Associated Press writer Mary Clare Jalonick reported today that, “Congress passed a one-week extension of current farm law Thursday, defying President Bush by trying to find agreement on a new bill.
“As negotiations on a farm bill have stumbled, Bush has asked the House and Senate to extend the law for a year or longer. He says the new legislation is too expensive and would not do enough to cut subsidy payments to wealthy farmers in a time of record crop prices.”
Ms. Jalonick indicated that, “Senate Agriculture Committee Chairman Tom Harkin, D-Iowa, said farm-state lawmakers are ‘very close’ to a deal on the bill but it would be impossible to finish it all by May 2, when current law would expire under the new extension” [A related statement made yesterday by Chairman Harkin is available here].
“Harkin said negotiators were discussing adding more nutrition money to the bill. That would be a concession to urban lawmakers such as House Ways and Means Committee Chairman Charlie Rangel of New York, who has been charged along with Senate Finance Committee Chairman Max Baucus with finding extra money for the legislation.”
The AP article added that, “White House spokesman Scott Stanzel said Bush is expected to sign the newest extension, but reiterated the president’s comments that the ‘continued patchwork of short-term extensions is not serving America’s farmers and ranchers well.’”
With respect to nutritional aspects of the farm legislation, Stephen J. Hedges reported today at the Chicago Tribune Online that, “The continued failure of Congress to approve a final version of the 2007 farm bill could adversely affect low-income families who rely on food stamps and other federal nutrition assistance as food prices continue their dramatic rise, according to food assistance and nutrition experts.”
Mr. Hedges stated that, “Food and relief agencies said the continued delays—with Thursday’s votes marking the fourth time Congress has extended the 2002 bill to enable more negotiations on the 2007 bill—is making it tougher for low-income and fixed-income Americans who rely on federal food assistance.
“‘It’s really rough for people out there,’ said Ellen Vollinger, legal director of the Food Research and Action Center in Washington. ‘Certainly that’s one of the reasons we’ve been trying to get the farm bill done. Under the current law, the purchasing power of their benefits continues to erode.’
“That is because the 2007 farm bill includes assistance increases designed to halt the erosion of the value of food benefits that inflation causes.”
The Tribune article went on to explain that, “The Department of Agriculture, which administers the food stamp program, projects weekly food costs of about $132 for a family of four. That ‘thrifty plan’ amount is calculated each June for inflation, with the change taking effect each October.
“Under the current food stamp program, most households pay a portion of their food costs out of their own pockets and receive assistance for the rest.
“But the recent price increases mean that a household’s food benefits ‘are worth 95 percent of what they were in October, just because prices have spiked so much,’ said Stacy Dean, director of food assistance policy for the Center on Budget and Policy Priorities. Food prices have risen about 5.5 percent in six months, according to America’s Second Harvest, a food bank group.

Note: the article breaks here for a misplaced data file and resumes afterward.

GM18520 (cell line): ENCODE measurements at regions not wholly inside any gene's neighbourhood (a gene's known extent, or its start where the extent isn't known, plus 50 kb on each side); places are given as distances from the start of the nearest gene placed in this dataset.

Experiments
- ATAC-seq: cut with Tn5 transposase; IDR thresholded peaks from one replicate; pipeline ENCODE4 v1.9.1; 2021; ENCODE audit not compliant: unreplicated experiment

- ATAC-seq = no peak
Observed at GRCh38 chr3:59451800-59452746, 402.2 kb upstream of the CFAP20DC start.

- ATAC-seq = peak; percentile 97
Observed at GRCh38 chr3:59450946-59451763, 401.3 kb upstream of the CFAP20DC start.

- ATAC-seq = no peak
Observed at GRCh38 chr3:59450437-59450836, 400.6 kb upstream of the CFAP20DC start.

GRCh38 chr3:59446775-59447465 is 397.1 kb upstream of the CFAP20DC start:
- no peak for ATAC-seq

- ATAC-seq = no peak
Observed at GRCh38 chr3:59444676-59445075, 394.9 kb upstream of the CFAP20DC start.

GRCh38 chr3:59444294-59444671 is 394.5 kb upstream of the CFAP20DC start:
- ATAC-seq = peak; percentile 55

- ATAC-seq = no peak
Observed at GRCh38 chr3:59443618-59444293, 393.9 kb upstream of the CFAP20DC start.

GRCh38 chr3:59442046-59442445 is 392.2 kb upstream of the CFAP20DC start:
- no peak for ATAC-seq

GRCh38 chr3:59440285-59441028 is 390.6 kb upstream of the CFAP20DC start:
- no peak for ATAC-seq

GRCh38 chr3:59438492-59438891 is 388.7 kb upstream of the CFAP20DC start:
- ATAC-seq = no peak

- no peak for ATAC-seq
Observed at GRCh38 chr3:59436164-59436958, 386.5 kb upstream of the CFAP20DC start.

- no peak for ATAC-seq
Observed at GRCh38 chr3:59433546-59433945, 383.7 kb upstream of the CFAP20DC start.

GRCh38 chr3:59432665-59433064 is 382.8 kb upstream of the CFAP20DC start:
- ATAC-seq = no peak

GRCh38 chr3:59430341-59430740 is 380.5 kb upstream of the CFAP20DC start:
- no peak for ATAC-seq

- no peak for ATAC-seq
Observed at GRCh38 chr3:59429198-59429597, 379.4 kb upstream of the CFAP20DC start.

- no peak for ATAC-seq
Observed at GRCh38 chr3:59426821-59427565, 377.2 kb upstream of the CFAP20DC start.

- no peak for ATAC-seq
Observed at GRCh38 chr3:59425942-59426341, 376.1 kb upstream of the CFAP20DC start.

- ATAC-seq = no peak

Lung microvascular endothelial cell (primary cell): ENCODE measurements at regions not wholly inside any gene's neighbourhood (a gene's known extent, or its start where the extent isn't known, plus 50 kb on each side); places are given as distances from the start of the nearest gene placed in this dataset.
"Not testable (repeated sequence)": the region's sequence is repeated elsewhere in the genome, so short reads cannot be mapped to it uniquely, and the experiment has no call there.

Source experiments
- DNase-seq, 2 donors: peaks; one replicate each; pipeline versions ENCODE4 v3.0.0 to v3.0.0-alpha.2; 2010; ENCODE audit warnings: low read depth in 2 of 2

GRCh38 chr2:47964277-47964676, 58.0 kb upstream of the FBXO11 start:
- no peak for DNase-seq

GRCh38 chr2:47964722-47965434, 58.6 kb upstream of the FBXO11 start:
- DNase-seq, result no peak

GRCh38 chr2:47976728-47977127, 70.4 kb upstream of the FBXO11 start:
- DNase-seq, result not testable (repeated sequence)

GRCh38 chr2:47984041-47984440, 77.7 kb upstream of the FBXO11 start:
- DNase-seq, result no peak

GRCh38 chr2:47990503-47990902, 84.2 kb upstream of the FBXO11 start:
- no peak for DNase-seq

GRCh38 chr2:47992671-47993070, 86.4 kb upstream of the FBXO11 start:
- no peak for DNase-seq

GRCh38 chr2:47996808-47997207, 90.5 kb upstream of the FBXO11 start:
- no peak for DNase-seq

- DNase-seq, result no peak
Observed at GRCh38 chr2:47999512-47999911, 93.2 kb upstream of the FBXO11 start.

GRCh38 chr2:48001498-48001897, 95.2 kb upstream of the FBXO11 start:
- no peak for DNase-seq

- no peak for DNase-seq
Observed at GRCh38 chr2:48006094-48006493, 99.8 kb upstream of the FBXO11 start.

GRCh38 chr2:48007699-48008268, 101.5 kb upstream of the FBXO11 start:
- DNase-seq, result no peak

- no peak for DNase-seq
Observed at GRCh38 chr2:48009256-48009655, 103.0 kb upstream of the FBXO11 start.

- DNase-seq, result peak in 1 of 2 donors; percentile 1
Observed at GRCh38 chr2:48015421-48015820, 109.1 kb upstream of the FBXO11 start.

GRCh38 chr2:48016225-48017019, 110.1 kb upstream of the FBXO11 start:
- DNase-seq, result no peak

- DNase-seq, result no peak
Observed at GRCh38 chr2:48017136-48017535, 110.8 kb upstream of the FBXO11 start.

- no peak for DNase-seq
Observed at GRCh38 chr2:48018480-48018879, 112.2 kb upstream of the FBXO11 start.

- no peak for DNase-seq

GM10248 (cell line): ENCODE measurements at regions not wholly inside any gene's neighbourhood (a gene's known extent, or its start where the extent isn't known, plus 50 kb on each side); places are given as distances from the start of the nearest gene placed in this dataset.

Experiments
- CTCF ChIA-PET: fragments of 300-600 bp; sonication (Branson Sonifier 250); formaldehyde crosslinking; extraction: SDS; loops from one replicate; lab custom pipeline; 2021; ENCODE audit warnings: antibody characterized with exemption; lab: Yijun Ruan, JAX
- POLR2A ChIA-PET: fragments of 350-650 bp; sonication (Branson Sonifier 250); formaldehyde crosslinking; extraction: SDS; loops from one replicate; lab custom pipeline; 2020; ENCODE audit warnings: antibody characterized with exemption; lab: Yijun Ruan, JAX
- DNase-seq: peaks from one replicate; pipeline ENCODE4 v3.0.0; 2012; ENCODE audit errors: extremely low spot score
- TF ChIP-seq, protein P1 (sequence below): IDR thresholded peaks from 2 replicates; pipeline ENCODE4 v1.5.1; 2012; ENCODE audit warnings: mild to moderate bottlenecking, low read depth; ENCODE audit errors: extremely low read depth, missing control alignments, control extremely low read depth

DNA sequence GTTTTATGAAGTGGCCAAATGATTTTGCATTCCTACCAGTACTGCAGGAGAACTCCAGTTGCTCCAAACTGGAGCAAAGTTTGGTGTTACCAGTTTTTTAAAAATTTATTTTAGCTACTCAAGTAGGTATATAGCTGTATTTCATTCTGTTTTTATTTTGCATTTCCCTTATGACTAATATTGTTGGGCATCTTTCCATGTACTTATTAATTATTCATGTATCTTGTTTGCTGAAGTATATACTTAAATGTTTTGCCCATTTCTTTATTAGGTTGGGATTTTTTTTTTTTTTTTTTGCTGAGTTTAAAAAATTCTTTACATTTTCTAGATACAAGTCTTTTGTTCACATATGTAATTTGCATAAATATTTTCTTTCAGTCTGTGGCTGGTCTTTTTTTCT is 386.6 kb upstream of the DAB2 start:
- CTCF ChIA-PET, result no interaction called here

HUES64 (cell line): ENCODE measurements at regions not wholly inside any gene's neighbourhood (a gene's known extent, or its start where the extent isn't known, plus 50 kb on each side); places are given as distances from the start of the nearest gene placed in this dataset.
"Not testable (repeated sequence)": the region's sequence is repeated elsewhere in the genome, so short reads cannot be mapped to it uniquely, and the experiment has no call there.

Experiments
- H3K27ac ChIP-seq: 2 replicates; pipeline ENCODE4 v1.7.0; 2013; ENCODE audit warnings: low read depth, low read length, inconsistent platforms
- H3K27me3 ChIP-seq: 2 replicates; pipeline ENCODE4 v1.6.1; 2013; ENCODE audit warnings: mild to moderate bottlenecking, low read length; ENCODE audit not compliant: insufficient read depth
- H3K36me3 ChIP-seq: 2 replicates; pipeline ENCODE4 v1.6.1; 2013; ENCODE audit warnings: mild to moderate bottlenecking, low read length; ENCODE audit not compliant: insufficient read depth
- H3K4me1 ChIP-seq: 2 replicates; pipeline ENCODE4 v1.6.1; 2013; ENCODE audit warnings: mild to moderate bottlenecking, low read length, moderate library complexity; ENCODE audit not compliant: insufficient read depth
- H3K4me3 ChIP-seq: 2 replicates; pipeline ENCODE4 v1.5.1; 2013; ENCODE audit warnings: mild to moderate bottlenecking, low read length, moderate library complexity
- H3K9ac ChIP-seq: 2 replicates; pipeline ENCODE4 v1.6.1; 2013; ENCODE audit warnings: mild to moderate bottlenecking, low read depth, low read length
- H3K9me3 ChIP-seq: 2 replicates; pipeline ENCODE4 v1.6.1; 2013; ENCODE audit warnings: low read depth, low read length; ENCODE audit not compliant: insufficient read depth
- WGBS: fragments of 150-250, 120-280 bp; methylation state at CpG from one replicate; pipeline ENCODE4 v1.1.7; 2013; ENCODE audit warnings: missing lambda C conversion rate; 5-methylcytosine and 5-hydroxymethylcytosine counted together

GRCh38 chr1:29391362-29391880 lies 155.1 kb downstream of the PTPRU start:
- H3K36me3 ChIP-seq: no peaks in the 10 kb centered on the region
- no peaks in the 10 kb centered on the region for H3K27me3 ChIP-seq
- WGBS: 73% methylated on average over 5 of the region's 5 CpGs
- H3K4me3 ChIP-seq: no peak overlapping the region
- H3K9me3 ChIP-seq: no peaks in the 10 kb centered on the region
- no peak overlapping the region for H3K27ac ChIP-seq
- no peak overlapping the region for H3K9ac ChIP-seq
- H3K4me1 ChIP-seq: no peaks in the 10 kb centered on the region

“While the 2007 farm bill’s funding for food stamps does not address increased food costs, it does include indexing for the portion of food bills that food stamp recipients pay themselves.”
Also with respect to nutrition funding, as well as executive branch perspective on the negotiations, Reuters writer Charles Abbott reported yesterday evening that, “Negotiators writing the new U.S. farm law agreed to a $10 billion increase for nutrition programs including food stamps, up $500 million from the earlier target, said the Senate and House Agriculture Committee chairmen on Thursday.
“At the same time, the Bush administration threatened to veto the omnibus $600 billion farm bill because of one of its funding mechanisms. Lawmakers said they would drop the idea, a broker reporting requirement aimed at better tax collection.
“‘They’ve been at it for a year … I’m not real optimistic we’re going to get a new farm bill,’ said Agriculture Secretary Ed Schafer while in Kansas City, Missouri. The White House says Congress should give up and pass a one-year extension of the 2002 farm law, popular with farmers and ranchers.”
[Note: A separate Reuters news article from yesterday, which was posted at DTN (link requires subscription), added that, “‘The House and Senate can’t agree on funding levels, can’t agree on the method of funding and can’t agree on the reforms – the three basic building blocks of the farm bill,’ Schafer told a press briefing after an appearance in Kansas City.” The article also quoted Sec. Schafer as saying, “‘They’ll put something in there for everybody to love and get the votes and send it up,’ he said. ‘That is not a good way to make public policy but I just don’t see any direction here that either the House or the Senate is going so that we can come together… to provide an acceptable farm bill.’”]
Mr. Abbott also reported that, “Leaders of the tax and agriculture committees in the House and Senate said, after weeks of deadlock, they are close to agreement on the offsetting revenues that will allow a $10 billion spending increase for the farm bill and a package of at least $1.4 billion in tax breaks.